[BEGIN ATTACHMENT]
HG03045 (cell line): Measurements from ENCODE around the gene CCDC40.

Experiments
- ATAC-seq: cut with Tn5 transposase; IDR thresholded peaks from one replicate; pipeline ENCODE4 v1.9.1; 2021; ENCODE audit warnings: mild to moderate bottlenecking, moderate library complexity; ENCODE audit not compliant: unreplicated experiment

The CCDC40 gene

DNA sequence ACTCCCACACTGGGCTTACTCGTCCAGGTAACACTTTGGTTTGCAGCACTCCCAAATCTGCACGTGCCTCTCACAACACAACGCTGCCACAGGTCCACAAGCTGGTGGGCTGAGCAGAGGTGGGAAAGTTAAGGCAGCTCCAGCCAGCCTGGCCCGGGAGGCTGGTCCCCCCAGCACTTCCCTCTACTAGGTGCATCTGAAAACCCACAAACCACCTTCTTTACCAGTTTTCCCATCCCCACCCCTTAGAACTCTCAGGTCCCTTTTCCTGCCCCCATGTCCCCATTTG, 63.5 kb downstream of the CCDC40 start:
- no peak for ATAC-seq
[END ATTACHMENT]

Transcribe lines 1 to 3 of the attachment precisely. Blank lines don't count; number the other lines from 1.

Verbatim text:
HG03045 (cell line): Measurements from ENCODE around the gene CCDC40.

Experiments
- ATAC-seq: cut with Tn5 transposase; IDR thresholded peaks from one replicate; pipeline ENCODE4 v1.9.1; 2021; ENCODE audit warnings: mild to moderate bottlenecking, moderate library complexity; ENCODE audit not compliant: unreplicated experiment